Browse Prior Art Database

Position-Controlled Display

IP.com Disclosure Number: IPCOM000042614D
Original Publication Date: 1984-Jun-01
Included in the Prior Art Database: 2005-Feb-04
Document File: 1 page(s) / 11K

Publishing Venue

IBM

Related People

Lewis, CH: AUTHOR

Abstract

In viewing data in a small display the present approach uses scrolling or similar operations to move parts of the data into the display, which actually remains fixed . The method proposed here is that means be provided whereby the display is effectively moved as a means of indicating what data is to be displayed. Application 1: A rectangular display capable of holding several text characters is pivoted at the left end and attached to a data processing system in such a way that its position can be sensed by the system. When the display is horizontal, the system presents the data in the current line of stored text. When the user rotates the display to the vertical position the system presents the first few characters of the current line and several previous lines.

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Position-Controlled Display

In viewing data in a small display the present approach uses scrolling or similar operations to move parts of the data into the display, which actually remains fixed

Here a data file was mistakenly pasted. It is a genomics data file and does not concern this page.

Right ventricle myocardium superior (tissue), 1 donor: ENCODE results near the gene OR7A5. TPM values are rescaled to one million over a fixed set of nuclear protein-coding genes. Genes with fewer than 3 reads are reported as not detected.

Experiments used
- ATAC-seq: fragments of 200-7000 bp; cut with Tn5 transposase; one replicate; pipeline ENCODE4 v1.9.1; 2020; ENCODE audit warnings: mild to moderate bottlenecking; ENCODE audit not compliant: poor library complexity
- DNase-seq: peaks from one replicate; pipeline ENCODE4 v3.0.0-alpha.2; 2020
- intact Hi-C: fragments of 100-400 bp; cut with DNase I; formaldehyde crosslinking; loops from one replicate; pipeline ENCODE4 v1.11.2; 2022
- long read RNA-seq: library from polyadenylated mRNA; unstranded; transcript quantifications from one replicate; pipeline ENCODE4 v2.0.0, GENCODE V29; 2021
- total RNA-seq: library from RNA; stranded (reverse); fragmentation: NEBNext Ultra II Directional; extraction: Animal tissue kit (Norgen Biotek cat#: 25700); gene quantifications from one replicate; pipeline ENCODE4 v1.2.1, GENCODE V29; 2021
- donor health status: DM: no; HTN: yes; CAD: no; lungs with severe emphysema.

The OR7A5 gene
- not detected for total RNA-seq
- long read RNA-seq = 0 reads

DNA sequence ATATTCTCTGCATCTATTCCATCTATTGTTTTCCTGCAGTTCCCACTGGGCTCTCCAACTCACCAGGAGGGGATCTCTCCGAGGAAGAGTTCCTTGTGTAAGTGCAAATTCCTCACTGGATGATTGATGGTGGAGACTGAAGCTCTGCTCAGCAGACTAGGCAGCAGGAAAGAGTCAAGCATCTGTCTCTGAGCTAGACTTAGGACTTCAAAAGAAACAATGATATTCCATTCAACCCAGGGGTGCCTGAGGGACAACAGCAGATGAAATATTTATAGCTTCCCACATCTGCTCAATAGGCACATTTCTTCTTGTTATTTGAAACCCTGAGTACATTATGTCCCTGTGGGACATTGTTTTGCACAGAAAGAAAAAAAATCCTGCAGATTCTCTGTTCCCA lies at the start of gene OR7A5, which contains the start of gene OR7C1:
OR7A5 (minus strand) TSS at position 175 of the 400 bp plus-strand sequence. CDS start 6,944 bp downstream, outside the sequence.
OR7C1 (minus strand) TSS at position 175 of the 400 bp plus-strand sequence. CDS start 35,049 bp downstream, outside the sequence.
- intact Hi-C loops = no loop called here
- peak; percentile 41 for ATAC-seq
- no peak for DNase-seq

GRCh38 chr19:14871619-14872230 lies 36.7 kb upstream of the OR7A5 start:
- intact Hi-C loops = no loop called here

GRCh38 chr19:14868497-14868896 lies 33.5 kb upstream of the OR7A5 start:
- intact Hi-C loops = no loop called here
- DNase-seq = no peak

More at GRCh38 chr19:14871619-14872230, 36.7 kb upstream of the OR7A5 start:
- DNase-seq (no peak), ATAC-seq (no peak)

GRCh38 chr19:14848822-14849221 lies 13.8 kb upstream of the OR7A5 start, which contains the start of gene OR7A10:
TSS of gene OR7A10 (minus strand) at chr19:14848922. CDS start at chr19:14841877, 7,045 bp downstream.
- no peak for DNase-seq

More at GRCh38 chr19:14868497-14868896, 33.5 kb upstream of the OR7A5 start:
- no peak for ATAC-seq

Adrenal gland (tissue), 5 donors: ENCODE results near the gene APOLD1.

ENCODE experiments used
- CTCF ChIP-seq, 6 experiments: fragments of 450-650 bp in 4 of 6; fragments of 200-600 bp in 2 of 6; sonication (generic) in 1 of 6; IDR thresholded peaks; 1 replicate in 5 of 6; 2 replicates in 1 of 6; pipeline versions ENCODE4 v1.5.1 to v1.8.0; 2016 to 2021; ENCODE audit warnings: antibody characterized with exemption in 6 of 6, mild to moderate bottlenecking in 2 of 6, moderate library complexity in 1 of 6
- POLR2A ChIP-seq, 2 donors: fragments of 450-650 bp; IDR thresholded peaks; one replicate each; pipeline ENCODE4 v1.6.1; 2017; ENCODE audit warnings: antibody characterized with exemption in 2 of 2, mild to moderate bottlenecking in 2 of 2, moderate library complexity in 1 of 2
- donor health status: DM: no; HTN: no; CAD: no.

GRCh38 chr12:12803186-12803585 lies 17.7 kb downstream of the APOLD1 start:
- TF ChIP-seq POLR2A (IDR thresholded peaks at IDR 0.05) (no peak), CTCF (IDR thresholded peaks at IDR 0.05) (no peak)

. The method proposed here is that means be provided whereby the display is effectively moved as a means of indicating what data is to be displayed. Application 1: A rectangular display capable of holding several text characters is pivoted at the left end and attached to a data processing system in such a way that its position can be sensed by the system. When the display is horizontal, the system presents the data in the current line of stored text. When the user rotates the display to the vertical position the system presents the first few characters of the current line and several previous lines. Application 2: A display is mounted on a mouse, puck, or other device whose position and orientation can be sensed by the system in which the data is stored. The user moves the display over an area of the same shape and size as the stored data, for example, an 8 1/2 x 11 inch rectangle for a stored page of text. Whenever the display is moved by the user, the system displays the corresponding portion of the stored data. Benefits of the approach: (a) It is immediately clear what part of the data is being shown, unlike with scrolling or data in a fixed display. (b) Control of display is natural for the user.

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